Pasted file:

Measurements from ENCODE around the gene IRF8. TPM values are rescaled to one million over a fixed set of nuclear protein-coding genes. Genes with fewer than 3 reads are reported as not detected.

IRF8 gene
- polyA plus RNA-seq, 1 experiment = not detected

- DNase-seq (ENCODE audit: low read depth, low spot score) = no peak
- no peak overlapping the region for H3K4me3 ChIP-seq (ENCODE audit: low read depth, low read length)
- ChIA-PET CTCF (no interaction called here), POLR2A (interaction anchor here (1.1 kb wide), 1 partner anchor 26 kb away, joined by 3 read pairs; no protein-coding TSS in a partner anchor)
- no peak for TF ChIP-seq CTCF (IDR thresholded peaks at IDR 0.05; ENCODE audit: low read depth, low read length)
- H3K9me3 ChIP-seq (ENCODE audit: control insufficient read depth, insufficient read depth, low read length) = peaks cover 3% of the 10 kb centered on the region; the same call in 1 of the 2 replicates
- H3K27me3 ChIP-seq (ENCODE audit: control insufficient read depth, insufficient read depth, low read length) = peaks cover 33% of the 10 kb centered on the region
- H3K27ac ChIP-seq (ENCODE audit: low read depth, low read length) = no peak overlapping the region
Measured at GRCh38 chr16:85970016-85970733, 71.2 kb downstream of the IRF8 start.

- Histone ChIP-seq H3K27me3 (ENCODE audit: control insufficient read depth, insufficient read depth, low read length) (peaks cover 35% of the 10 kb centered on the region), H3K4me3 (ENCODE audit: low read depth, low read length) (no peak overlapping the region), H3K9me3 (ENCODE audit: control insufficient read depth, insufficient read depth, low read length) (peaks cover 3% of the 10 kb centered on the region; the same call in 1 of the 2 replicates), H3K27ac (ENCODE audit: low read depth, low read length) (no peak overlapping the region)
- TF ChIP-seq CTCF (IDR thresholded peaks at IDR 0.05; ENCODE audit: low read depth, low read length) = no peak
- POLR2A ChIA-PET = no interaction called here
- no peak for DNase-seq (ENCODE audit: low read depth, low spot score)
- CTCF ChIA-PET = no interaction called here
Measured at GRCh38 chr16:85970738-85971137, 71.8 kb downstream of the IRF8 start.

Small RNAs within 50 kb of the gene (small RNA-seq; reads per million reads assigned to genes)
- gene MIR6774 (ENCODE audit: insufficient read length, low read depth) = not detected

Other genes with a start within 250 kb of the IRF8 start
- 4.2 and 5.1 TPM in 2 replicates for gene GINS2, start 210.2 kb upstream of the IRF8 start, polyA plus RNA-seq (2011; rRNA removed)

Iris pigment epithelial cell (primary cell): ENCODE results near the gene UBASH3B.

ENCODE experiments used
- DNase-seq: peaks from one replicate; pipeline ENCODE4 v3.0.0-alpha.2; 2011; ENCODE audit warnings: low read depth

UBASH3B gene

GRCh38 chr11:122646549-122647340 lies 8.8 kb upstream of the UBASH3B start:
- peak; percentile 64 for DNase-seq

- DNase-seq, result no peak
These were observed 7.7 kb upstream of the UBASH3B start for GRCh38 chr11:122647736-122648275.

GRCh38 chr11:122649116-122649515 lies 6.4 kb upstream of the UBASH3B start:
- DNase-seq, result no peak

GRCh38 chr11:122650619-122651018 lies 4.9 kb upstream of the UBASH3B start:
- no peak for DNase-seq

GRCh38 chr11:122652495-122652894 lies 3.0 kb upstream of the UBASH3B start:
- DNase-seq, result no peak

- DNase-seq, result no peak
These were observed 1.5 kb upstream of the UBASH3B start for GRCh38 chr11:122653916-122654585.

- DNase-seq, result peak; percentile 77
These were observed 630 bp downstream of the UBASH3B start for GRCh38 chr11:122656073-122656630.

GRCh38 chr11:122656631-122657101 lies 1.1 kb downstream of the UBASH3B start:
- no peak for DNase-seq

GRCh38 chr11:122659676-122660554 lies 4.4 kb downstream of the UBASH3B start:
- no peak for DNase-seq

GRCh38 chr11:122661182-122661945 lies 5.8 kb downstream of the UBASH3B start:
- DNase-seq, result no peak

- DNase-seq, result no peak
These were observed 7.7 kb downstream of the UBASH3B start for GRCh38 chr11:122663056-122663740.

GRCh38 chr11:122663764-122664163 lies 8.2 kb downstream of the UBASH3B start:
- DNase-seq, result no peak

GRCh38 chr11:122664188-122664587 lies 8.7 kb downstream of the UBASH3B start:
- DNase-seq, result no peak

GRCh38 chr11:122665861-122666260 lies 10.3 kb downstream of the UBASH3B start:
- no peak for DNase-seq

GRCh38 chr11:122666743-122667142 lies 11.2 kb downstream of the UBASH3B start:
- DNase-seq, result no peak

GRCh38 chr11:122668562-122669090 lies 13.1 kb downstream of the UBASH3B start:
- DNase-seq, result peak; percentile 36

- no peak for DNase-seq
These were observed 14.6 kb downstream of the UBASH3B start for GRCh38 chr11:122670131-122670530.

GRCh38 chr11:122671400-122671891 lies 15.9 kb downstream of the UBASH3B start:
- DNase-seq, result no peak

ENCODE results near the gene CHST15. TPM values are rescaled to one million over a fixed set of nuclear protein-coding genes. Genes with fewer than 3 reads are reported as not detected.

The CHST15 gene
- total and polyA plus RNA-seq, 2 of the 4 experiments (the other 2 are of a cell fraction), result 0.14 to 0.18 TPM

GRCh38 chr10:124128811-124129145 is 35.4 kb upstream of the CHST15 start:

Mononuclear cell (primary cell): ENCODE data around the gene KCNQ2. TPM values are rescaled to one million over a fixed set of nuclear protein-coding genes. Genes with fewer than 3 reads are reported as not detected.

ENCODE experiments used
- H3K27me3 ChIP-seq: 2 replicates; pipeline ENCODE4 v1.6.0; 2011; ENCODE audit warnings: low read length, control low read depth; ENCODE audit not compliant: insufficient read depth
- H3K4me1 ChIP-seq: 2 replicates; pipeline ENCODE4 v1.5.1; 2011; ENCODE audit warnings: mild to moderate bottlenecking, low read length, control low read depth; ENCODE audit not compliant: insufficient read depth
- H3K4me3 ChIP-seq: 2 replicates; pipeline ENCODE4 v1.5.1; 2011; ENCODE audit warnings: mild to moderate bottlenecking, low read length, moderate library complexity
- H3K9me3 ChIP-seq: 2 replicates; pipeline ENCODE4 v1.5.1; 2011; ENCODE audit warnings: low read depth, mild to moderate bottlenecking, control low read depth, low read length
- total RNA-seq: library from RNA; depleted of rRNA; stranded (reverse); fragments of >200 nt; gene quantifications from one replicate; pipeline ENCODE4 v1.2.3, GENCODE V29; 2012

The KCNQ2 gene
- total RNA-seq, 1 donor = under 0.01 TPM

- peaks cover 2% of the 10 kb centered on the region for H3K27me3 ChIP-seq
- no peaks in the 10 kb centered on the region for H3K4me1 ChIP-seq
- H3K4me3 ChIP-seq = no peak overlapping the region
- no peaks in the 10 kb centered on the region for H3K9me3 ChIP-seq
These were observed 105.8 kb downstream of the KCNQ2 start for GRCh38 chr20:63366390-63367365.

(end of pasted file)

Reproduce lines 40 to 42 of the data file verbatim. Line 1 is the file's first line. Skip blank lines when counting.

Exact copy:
GRCh38 chr11:122656631-122657101 lies 1.1 kb downstream of the UBASH3B start:
- no peak for DNase-seq

GRCh38 chr11:122659676-122660554 lies 4.4 kb downstream of the UBASH3B start: